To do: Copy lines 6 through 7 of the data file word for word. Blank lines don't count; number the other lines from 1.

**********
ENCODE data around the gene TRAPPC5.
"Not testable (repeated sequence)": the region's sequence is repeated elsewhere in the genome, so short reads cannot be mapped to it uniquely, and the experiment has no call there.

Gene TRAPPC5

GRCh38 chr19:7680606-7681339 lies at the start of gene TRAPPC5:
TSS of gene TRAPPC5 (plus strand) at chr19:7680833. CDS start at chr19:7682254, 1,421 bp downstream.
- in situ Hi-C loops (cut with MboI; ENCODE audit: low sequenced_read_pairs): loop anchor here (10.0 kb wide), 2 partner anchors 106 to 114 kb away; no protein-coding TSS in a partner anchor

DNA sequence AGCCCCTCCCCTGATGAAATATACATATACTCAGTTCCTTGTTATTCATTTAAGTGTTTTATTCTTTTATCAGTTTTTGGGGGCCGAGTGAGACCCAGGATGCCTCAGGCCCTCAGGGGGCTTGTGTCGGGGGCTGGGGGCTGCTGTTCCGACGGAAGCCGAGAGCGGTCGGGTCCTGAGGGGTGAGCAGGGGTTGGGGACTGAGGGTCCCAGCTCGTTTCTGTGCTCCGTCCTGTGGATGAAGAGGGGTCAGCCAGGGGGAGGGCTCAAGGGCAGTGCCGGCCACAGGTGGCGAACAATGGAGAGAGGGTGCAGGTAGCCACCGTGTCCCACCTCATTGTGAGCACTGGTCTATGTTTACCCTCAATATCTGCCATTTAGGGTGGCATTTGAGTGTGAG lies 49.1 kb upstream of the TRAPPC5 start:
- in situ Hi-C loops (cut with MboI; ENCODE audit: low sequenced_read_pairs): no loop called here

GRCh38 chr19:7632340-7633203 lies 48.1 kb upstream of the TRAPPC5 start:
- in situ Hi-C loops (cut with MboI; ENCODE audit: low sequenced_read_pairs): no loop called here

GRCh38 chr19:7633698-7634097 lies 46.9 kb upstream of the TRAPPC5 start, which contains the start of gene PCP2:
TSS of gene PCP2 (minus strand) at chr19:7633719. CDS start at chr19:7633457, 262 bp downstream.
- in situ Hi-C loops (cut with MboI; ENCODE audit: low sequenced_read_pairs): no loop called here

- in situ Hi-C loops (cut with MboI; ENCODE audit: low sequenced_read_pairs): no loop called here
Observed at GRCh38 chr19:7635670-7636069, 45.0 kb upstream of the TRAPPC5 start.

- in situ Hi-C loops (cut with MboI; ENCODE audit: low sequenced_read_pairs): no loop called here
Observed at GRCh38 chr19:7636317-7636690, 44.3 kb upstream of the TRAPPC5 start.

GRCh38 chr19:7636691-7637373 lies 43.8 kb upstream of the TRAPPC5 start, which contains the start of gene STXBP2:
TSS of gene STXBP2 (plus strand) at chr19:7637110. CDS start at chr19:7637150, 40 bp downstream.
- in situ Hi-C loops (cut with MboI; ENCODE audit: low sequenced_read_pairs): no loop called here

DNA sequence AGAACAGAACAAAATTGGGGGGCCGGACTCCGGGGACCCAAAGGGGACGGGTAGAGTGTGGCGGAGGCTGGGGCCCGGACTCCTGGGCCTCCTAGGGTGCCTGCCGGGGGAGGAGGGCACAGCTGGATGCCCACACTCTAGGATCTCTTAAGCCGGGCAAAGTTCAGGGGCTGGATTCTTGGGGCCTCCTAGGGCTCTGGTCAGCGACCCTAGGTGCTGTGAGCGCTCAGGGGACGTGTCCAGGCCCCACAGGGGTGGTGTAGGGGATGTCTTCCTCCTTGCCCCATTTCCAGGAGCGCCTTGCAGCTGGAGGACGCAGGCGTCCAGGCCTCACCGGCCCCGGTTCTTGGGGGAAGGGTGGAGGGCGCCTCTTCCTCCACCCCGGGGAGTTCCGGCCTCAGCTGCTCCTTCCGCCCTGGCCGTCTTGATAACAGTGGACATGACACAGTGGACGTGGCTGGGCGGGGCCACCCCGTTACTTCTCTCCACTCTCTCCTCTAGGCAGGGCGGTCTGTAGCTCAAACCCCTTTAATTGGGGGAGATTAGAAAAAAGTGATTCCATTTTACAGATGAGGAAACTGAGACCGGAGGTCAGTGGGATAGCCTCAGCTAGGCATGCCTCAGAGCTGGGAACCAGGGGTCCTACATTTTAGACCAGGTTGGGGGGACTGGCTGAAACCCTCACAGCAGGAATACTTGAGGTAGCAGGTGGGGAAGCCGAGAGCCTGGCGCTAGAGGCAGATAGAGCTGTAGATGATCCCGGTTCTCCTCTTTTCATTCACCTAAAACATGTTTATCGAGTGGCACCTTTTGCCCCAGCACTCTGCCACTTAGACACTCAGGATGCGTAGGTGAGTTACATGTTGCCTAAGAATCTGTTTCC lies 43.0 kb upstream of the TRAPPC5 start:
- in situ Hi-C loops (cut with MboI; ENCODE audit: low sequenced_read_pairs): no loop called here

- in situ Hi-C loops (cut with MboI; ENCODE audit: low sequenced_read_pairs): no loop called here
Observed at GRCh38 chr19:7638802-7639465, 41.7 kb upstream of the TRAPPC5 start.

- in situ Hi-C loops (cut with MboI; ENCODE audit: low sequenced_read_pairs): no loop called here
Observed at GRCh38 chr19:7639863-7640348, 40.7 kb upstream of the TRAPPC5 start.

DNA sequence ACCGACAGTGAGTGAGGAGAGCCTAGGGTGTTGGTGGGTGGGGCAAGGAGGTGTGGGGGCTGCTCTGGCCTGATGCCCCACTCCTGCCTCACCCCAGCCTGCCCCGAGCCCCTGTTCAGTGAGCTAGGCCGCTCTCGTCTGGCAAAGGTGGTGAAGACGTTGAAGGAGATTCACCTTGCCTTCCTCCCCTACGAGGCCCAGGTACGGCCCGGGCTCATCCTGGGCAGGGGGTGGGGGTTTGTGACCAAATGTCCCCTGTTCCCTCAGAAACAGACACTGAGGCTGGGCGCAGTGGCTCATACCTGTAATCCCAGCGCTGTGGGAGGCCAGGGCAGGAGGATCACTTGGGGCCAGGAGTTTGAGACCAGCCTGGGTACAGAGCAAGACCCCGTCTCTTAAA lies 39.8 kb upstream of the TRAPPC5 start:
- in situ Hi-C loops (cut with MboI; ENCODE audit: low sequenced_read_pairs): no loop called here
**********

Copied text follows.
- in situ Hi-C loops (cut with MboI; ENCODE audit: low sequenced_read_pairs): loop anchor here (10.0 kb wide), 2 partner anchors 106 to 114 kb away; no protein-coding TSS in a partner anchor

DNA sequence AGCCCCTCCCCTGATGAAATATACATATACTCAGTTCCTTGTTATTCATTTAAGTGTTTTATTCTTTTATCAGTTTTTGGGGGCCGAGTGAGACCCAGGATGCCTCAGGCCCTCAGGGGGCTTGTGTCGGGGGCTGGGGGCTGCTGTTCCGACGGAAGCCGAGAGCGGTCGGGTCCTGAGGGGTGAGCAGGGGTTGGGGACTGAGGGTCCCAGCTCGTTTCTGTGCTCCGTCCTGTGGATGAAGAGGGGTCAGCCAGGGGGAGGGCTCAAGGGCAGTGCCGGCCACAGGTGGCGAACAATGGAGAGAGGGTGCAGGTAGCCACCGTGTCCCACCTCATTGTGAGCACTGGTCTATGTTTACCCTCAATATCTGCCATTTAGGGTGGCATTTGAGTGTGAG lies 49.1 kb upstream of the TRAPPC5 start: